RE: Stargates (In Defense of J.F.)

@ On Sun, 26 May 1996, Tim Bass wrote:
@ > Excuse me just a little, but I would like to follow-up on the
@ > Bush-o-Gram with regard to Jim Fleming and others whom Randy
@ > would love to silence in this world.

I am not sure why people on the Internet want to silence people.
I thought that the Internet was born with a basic goal of breaking
down centralized control over information flow and the censorship
that always goes with power being concentrated in a few people's
hands (or minds)...

@ NANOG = North American Network Operators' Group
@ Tim, please stop lowering this list's signal/noise ratio. This list is not for
@ philophical treatise on anything. It's an operator's group. Discussion of
@ IPv8, merits or lack there of, and such is better suited for lists like
@ Big-internet, which is for non-operational side of things.

The OuterInternet is the best place to discuss IPv8 but you
have to have an IPv8 network to get there...

That is no differenent than saying one of the best places
to discuss space travel is while cruising around on the space
shuttle....just because a person is not on the space shuttle
does not mean they should have no opinions or be restricted
from discussing what it would be like...

BTW, it also helps to have the C+@ programming language
to fully discuss and understand IPv8...

no space shuttle is required...:wink:

@ > I have read some of Jim's posts on his ideas of StarGates,
@ > Galaxies and his idea of IPv8; and I'll be the first to admit
@ > that I haven't taken the time to visit Jim's WWW site and
@ > read his proposals and ideas. They do seem to be a radical
@ Then don't comment.

People should be able to comment on whatever they like
to comment on...maybe people should not listen to comments
they do not want to hear...

@ > and in NANOG, because his proposals relate directly to IP internetworking
@ > and IP operations.
@ Wrong. As IPv8 currently stands, it has nothing to do with operations.

I am not sure about that...

Operations people may want to know how IPv8 packets
are encapsulated inside IPv4 packets and transmitted
across the network...this may have an impact on how
they configure their networks...

Also, operations people may find it useful to make the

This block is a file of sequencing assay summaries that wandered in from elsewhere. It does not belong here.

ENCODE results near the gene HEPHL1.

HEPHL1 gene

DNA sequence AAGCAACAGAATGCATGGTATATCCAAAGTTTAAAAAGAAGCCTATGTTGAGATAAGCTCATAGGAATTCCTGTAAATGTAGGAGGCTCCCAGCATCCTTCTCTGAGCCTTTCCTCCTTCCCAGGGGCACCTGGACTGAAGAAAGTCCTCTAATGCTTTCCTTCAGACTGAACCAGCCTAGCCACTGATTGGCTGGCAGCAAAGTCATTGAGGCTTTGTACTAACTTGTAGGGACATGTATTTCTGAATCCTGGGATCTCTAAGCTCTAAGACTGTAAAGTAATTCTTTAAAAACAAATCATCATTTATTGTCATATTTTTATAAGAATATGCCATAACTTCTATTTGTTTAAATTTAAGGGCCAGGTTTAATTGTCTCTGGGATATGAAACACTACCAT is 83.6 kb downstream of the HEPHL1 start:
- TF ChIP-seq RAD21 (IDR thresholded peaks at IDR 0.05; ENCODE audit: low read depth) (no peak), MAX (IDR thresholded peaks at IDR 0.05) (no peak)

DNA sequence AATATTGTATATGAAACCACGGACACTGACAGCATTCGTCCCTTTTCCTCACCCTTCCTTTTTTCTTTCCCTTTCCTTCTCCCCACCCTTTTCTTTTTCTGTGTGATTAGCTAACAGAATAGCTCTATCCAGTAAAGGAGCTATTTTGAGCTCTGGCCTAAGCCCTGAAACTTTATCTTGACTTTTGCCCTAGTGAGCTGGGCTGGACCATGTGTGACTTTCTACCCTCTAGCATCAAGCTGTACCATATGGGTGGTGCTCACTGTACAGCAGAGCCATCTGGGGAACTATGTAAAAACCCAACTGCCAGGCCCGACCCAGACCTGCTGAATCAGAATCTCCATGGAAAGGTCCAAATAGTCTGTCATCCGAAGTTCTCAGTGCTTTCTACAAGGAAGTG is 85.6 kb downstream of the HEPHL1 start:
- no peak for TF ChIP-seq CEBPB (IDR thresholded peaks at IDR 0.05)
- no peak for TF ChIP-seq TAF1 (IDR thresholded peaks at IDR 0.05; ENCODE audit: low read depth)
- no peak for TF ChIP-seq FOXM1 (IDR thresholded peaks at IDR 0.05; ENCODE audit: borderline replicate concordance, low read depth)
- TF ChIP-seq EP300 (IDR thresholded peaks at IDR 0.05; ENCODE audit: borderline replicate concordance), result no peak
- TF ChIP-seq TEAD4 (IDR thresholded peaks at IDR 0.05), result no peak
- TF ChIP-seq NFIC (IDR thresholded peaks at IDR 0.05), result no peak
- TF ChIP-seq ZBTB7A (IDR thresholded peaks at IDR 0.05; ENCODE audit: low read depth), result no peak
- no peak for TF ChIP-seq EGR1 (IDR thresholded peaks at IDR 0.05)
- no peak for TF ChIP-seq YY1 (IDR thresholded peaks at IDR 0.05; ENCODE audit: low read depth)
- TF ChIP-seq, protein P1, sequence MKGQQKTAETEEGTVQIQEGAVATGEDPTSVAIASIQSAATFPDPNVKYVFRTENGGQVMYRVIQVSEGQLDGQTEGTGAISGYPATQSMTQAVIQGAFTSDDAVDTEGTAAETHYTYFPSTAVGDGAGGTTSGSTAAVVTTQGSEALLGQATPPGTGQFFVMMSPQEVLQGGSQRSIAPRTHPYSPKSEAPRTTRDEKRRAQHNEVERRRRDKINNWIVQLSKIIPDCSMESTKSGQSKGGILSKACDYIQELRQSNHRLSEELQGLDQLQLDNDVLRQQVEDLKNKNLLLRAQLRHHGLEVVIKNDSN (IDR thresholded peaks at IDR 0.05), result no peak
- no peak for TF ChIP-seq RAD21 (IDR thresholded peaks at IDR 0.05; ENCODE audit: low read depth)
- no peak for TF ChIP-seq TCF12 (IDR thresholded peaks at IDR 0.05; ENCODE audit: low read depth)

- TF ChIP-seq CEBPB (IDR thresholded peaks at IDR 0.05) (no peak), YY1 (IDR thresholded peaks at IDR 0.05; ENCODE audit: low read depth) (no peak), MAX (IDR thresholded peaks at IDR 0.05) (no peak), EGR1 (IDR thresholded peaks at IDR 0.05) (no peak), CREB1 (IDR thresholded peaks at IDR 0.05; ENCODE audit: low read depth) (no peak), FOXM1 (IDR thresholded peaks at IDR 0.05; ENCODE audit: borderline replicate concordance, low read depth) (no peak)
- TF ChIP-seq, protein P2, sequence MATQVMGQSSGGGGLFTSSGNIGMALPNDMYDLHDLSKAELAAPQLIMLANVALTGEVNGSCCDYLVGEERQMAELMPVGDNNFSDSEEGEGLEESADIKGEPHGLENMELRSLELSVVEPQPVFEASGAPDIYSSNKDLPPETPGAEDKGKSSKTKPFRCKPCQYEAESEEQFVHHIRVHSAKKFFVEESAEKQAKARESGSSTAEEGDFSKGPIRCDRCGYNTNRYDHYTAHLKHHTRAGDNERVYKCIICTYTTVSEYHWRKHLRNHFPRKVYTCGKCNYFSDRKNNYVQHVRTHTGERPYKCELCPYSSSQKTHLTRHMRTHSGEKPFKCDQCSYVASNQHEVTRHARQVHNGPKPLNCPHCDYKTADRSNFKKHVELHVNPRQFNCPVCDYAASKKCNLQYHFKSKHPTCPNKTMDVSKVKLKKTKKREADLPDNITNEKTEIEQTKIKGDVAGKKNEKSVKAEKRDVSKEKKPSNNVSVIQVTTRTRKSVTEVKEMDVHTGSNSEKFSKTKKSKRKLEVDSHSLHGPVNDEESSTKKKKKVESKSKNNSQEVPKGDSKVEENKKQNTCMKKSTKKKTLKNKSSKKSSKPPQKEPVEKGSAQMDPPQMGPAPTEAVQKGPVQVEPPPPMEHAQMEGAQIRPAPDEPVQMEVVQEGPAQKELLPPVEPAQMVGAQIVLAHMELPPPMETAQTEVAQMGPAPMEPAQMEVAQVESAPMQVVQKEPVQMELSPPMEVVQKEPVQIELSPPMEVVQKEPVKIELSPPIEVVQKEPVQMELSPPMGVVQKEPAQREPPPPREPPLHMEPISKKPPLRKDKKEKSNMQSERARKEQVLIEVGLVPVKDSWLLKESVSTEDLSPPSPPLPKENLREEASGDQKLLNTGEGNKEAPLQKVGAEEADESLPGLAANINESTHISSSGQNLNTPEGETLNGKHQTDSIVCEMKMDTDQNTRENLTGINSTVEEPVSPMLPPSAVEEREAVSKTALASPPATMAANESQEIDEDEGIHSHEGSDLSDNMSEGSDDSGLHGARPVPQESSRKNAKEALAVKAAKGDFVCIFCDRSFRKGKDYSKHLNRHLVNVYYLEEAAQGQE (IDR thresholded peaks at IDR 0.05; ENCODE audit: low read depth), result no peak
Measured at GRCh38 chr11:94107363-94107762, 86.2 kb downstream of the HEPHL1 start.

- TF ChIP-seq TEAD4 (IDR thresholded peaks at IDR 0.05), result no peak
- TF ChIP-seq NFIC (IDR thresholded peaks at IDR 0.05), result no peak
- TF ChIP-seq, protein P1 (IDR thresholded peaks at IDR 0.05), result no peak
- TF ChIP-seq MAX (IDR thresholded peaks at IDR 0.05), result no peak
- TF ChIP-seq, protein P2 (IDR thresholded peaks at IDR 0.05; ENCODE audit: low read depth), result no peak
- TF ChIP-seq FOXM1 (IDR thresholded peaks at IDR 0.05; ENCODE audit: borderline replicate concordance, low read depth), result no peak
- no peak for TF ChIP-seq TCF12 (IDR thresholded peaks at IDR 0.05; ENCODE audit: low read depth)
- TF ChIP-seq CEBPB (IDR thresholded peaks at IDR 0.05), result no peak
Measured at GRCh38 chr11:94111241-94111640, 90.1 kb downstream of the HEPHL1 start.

10 minute changes required in their BSD systems to be
able to use simple IPv8 on their "internal" systems. This
can give them added security, and in some cases operations
people may find it useful to have a pure IPv8 sub-net and be
able to detect if an IPv4 system is plugged into the net.

Also, companies that are looking to the future and asking
operations people about options may find that it is easier
to build an IPv8 network now using the IPv4 network simply
for transport and then expand their corporate network using
IPv8 addressing. If IPv6 is ever deployed, the 43 bit IPv8
addresses can be easily tucked into the 128 bit IPv6 fields.

Correct me if I am wrong, but operations is not just restricted
to people sitting in front of a CRT waiting for an alarm to
sound...that would not be very interesting...

@ Once Jim documents it in an I-D, solicits peer review, and get at least two
@ interoperable implementations, then it would be of interest to NANOG. I'm sure
@ toy junkies like me would love to spend some time playing with implementation
@ of IPv8 once that happens.

You can more easily play with it on your internal networks.
It is important to do this because one can take a view of the
world that IPv4 is a sub-set of IPv8 and you have to play with
the technology to be able to develop this view.

Also, it is healthy to consider IPv8 because people interested
in preserving IPv4 via long-term address ecology efforts might
find that it is easier to do this with a "place to stand" like IPv8.
One does not have to jump to something as radical as IPv6
in order to be able to have a temporary place to sort out IPv4
legacy allocations.

@ Until then, please keep whatifs, philosophical rants etc off NANOG.

I would like to note that I have not said anything here. I am
not sure why I was the target of this discussion.

Several people have told me that they look forward to the
day when IPv8 networks provide them with a place to
move from the Legacy Internet where it seems that people
spend a lot of useful energy fighting things that they have
no ability to change.

IPv8 requires no change to the existing networks unless
the Network Operators find that they want to provide more
efficient service. IPv8 was intentionally designed with the
knowledge that people do not like change and also do not
like to discuss change.

Maybe the best thing to communicate to NANOG members
is that they do not have to do anything NEW to support IPv8.
People that use IPv8 will only be requesting basic IPv4
transport, and hopefully the sum total of Legacy Internet
operators will be able to provide a stable platform upon
which to build another Internet...the OuterInternet...

As you can see, I am not advocating change for
those people that have little ability or interest in
changing...for people that use IPv8 from day one,
they will of course not see "change"...

...consider the Windows 95 user that would not
change to Windows 3.11 (or DOS)...they just
move on...some follow and some do not...

...that is the nature of the computer and
telecommunications industry...things are
always changing...I do not see that changing...

Humm, I don't think ARPA cared about breaking down centralized control
over information flow and censorship. They wanted to connect DOD computers
together and could care less about most of the things the internet is used
for today.

Nathan Stratton CEO, NetRail, Inc. Tracking the future today!